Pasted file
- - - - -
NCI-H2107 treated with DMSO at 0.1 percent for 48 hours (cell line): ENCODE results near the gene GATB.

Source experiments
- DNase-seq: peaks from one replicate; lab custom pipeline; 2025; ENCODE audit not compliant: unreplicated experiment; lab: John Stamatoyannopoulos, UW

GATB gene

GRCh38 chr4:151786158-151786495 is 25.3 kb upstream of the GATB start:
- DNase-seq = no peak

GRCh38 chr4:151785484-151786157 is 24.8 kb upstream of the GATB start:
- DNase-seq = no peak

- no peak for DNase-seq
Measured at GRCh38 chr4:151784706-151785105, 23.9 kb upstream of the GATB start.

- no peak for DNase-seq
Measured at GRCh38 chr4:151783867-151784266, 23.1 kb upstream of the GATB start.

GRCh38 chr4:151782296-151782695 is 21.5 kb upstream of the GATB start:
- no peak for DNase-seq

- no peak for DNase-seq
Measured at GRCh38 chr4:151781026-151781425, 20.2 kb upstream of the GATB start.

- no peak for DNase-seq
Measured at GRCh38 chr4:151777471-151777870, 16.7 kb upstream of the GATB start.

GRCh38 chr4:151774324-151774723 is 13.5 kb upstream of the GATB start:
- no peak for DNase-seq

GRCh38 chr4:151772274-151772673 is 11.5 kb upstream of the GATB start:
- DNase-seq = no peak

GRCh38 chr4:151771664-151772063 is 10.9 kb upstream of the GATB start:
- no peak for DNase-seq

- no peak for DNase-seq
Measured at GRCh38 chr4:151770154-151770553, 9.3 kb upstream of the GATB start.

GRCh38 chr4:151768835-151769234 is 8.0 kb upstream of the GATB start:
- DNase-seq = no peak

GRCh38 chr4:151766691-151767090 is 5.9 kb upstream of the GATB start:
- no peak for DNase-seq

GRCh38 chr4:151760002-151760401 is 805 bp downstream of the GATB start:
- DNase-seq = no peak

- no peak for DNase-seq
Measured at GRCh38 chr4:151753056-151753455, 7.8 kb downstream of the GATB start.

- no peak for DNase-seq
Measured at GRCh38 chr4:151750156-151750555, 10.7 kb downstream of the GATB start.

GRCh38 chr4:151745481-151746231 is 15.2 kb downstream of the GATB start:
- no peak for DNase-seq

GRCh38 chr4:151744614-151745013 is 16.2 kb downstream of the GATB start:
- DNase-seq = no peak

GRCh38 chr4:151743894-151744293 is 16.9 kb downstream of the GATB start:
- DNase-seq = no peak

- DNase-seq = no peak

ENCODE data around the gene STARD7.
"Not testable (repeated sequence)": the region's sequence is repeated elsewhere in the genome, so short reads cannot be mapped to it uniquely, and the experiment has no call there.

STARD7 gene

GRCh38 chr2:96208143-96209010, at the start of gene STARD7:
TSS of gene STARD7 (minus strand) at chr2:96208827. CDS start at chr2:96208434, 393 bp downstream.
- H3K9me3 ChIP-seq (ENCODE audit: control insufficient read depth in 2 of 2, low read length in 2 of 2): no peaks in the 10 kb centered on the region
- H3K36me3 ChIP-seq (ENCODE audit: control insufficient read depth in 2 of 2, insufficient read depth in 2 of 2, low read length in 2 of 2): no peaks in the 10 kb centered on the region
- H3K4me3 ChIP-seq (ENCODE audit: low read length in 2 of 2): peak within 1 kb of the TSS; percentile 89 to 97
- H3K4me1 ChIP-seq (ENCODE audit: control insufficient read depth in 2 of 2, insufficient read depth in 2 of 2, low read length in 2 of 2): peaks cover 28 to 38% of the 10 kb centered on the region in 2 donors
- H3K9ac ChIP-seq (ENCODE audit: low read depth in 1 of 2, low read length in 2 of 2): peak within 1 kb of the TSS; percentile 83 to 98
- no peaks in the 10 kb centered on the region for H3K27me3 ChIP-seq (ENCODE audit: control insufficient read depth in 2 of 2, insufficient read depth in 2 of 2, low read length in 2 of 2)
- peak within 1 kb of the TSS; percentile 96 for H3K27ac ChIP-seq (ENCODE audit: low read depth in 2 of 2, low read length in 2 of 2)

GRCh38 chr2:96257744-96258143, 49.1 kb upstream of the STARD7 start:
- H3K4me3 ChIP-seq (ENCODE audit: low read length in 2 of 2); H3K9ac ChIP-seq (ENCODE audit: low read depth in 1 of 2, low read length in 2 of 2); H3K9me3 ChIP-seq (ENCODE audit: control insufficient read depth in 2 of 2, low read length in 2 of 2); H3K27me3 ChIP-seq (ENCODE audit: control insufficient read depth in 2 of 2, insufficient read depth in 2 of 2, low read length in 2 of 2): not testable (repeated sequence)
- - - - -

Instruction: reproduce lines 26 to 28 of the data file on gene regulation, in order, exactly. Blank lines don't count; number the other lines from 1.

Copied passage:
Measured at GRCh38 chr4:151770154-151770553, 9.3 kb upstream of the GATB start.

GRCh38 chr4:151768835-151769234 is 8.0 kb upstream of the GATB start:
- DNase-seq = no peak